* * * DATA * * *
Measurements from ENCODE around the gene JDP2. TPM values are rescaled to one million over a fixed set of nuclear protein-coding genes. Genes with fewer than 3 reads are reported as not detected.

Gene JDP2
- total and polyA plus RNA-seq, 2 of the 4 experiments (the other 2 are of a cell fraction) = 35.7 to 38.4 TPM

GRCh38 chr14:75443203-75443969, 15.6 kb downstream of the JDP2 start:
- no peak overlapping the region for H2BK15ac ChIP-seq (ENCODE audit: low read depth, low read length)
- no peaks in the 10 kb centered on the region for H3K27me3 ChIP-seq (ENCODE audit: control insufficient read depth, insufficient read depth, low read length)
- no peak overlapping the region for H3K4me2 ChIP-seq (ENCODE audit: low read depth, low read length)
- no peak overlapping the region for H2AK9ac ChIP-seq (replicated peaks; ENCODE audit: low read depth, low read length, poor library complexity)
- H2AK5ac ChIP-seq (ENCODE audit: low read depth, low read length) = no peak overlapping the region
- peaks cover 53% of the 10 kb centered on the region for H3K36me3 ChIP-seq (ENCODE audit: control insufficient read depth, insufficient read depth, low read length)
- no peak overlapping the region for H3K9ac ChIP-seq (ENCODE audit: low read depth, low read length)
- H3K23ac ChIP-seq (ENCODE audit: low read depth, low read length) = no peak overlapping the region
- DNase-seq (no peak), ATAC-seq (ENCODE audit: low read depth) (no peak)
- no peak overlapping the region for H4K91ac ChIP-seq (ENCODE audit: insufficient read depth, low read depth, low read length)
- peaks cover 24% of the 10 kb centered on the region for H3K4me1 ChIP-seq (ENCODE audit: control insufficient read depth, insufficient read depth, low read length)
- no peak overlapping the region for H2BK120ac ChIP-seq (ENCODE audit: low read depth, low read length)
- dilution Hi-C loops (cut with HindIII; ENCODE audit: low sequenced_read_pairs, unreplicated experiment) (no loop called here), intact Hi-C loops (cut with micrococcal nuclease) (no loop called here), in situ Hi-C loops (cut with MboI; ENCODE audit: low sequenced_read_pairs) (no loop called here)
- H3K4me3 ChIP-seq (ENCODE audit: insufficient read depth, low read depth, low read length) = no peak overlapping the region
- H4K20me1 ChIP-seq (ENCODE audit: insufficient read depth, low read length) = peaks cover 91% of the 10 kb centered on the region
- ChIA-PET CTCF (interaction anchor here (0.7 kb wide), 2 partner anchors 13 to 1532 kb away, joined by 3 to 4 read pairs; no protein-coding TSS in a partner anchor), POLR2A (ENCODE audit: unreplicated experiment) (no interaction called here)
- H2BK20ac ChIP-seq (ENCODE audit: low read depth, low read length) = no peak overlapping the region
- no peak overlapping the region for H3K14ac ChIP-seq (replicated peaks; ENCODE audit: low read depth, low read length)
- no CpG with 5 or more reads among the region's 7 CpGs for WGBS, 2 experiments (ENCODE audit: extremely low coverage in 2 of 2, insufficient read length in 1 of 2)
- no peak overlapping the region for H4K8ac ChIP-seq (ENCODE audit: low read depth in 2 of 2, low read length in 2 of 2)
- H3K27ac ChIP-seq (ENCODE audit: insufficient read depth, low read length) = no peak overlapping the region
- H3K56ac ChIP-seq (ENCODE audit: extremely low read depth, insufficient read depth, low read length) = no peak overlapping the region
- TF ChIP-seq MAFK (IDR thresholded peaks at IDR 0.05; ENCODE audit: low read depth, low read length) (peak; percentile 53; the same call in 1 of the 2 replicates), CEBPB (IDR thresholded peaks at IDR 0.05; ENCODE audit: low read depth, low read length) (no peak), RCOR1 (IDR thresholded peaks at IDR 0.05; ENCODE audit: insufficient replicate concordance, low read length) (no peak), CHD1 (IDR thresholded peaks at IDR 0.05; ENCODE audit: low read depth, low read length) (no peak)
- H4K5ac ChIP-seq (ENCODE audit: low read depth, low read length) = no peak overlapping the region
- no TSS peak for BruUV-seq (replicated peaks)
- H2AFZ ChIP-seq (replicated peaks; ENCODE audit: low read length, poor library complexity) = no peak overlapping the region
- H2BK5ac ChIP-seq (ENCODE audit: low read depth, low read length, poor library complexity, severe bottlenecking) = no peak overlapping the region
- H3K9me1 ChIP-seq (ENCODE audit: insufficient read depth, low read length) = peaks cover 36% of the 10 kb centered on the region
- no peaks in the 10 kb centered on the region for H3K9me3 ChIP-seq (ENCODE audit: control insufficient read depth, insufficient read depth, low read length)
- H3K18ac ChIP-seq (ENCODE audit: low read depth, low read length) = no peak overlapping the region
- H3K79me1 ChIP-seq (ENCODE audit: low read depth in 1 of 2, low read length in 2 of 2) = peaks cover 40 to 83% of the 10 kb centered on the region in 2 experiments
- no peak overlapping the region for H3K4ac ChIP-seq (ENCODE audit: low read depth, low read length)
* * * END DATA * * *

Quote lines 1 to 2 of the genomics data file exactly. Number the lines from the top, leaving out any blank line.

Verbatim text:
Measurements from ENCODE around the gene JDP2. TPM values are rescaled to one million over a fixed set of nuclear protein-coding genes. Genes with fewer than 3 reads are reported as not detected.

Gene JDP2